Sunday, April 23, 2017

FO: Quilt-Style Curtains

Remember the quilt-style curtains I was making for the kitchen?

They're done and in the windows!
They have been for weeks, actually, but I only recently took a few photos for "show and tell".

The main attraction curtain is basically a doll-size mini-quilt-- a rectangle to go in the window of the kitchen door.

Quilt-Style Window Curtains

I chose to make a carpenter's star (sometimes called "carpenter star", without the possessive) as the focal point, with a simple chevron for the bottom edge and a row of random half-square triangles along the top.

The fabrics are a selection of greens and deep blue-greens as the darks and a white-on-white print for the lights.   I made a scrappy binding (my first!) from a handful of the same fabrics.

The backing is just leftovers from a pale cream sheet I had on hand.  White might've been a more ideal choice, but you'll never see the two sides at the same time, so this is fine.

The batting is 100% polyester leftover from a quilt, and the quilting is extremely simple-- just straight vertical lines on either side of the seams.  That was enough to give it a little poof and texture.

Quilt-Style Window Curtains

I also made a small valance for the window over the sink (the only other window in the kitchen that has/needs curtains).  I used the same fabrics for this second curtain, except that I substituted a different white-on-white print for part of it (because I was running out of the first fabric).

The valance is a very simple arrangement of half-square triangles.  I think I would've preferred the looks of another band of chevron (like on the bottom of the door curtain), but that would've require more HSTs, and I just wanted it done, at that point.  It's fine-- though it did turn out very slightly narrower than I was planning.  (Oops...)

Quilt-Style Window Curtains

I didn't include loops or ties on either curtain.  The hanging rings come with alligator clips, and those seem to be working well.  (However, the hanging rings don't match the finish of the curtain rod on the door, so I'll probably eventually try to paint the rod a darker color.  That would match the door hardware better, too.)

My seams don't all match up perfectly (as is especially obvious on the valance), but I think it's good enough to count as a success.  I do love the looks of the carpenter's star and would be happy to use it again, sometime.

Quilt-Style Window Curtains


So, there they are!  Quilt-style curtains.  I'm not sure I'll ever want to make them for any other part of the house, but at least I gave it a try, and I like the panel on the door well enough that I can imagine making a few for that window (but probably not matching valances) to trade out as the seasons change.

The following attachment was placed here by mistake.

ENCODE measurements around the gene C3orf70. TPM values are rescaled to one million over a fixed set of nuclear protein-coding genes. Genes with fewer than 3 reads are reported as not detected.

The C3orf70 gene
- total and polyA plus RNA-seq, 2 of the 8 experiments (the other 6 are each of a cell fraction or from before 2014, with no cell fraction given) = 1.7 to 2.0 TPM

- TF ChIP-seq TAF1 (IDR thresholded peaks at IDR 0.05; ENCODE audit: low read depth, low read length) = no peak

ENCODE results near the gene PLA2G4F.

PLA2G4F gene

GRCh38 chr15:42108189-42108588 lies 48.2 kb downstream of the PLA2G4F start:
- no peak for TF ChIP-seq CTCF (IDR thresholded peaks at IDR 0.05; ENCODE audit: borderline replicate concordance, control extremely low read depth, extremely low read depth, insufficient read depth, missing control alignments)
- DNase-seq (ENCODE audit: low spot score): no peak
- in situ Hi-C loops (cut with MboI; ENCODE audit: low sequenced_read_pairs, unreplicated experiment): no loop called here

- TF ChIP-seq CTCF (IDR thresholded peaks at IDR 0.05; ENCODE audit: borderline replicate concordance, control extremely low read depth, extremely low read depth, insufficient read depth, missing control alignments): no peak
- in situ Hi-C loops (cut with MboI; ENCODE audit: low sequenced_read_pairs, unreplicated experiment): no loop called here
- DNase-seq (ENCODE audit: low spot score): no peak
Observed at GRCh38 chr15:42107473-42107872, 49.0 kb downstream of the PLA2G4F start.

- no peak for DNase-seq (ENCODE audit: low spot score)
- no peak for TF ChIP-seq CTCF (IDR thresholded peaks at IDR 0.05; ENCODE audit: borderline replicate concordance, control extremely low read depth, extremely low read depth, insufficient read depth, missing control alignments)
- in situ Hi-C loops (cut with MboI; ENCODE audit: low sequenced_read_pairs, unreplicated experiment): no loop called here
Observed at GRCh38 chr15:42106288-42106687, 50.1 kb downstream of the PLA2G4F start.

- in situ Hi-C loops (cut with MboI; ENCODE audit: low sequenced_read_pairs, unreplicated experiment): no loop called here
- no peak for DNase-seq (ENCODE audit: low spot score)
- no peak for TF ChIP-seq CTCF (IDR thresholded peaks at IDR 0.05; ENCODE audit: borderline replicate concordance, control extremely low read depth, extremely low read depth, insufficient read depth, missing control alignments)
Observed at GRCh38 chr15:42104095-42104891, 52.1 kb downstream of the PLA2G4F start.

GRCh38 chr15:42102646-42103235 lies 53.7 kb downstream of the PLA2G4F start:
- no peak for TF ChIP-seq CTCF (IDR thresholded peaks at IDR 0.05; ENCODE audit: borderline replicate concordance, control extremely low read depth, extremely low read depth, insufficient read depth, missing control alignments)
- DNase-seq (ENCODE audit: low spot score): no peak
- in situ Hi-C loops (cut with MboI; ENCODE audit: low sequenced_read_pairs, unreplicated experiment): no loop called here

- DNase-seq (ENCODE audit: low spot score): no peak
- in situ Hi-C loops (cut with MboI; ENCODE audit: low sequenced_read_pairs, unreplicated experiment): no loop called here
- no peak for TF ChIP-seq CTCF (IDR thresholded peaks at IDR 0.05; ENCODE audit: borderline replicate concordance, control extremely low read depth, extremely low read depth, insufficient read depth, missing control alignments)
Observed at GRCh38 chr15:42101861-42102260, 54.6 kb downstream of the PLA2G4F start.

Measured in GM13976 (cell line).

When the sun comes through (not much, because it is a shaded north-facing window), it lights the fabric up like stained glass-- which is pretty, but also makes it glaringly obvious that my seam allowances accidentally got folded in the wrong direction in a couple of spots, sometime during the process.

But on the whole, it's good.  I like it!  :o)

Thursday, April 20, 2017

FO: Mermaid's Tears

Here's another finished object with photos, at long last.

This is one I knitted in a couple of weeks, back in the late summer of 2015-- but I only recently got around to blocking it and taking some photos.

"Mermaid's Tears"
Pattern:  "Petits Trous de Printemps" by Berangere Cailiau
(Free on Ravelry, in English and French)

"Petits Trous de Printemps"

Yarn:  Knit Picks Aloft, "Tranquil"

One ball made a nice-sized scarf.  I'd estimate it's about 64 inches long.

"Petits Trous de Printemps"

The pattern doesn't call for adding beads, but there are several projects on Ravelry (with accompanying notes) that include them.  My own notes mention the modifications I made (and the Raveler whose notes I found helpful).

"Petits Trous de Printemps"

This was my first time working beads into a knitting (or crochet, for that matter) project, but once I got the hang of it, I really enjoyed the process.  I'd definitely like to work glass beads into more projects.  They add an elegant touch of sparkle, and I like the contrast of the cool, smooth beads with the warm, fuzzy yarn.

"Petits Trous de Printemps"

The mohair/silk-blend yarn was pleasant to work with, too, even though mohair has quite a reputation for being a nightmare to tink or rip back.  The key seems to be to not make significant mistakes. Very helpful tip, right?  But seriously, if you do need to frog mohair, it may help to put it in the freezer for a while beforehand-- and get yourself a pair of small, very sharp-pointed scissors so you can carefully snip tangled bits of fluff-- not the strand of yarn as a whole-- that just don't want to budge.  

"Petits Trous de Printemps"

It's light as a cloud-- soft, fluffy, decadent-- and (though I haven't yet had an opportunity to wear it for very long) I think it's surprisingly warm, for something that looks so insubstantial.  I wouldn't put it up against an Arctic wind on a blustery day, but it's warmer than you might think.

"Petits Trous de Printemps"

All in all, this was a very satisfactory project.  Its super easy to knit (especially if you forego the beads).  It's definitely one of those patterns where the yarn is the star of the show.  Even simple stockinette (with occasional eyelet rows) looks lovely when knitted in a floaty, fuzzy yarn.

"Petits Trous de Printemps"


Wednesday, April 19, 2017

FO: In Anticipation of October

Yet another finished object is finally getting its moment in the spotlight!  ;o)

"In Anticipation of October"
Pattern:  "October is for Spinners" by Sharon Emery
(Pattern free on Ravelry)

"In Anticipation of October"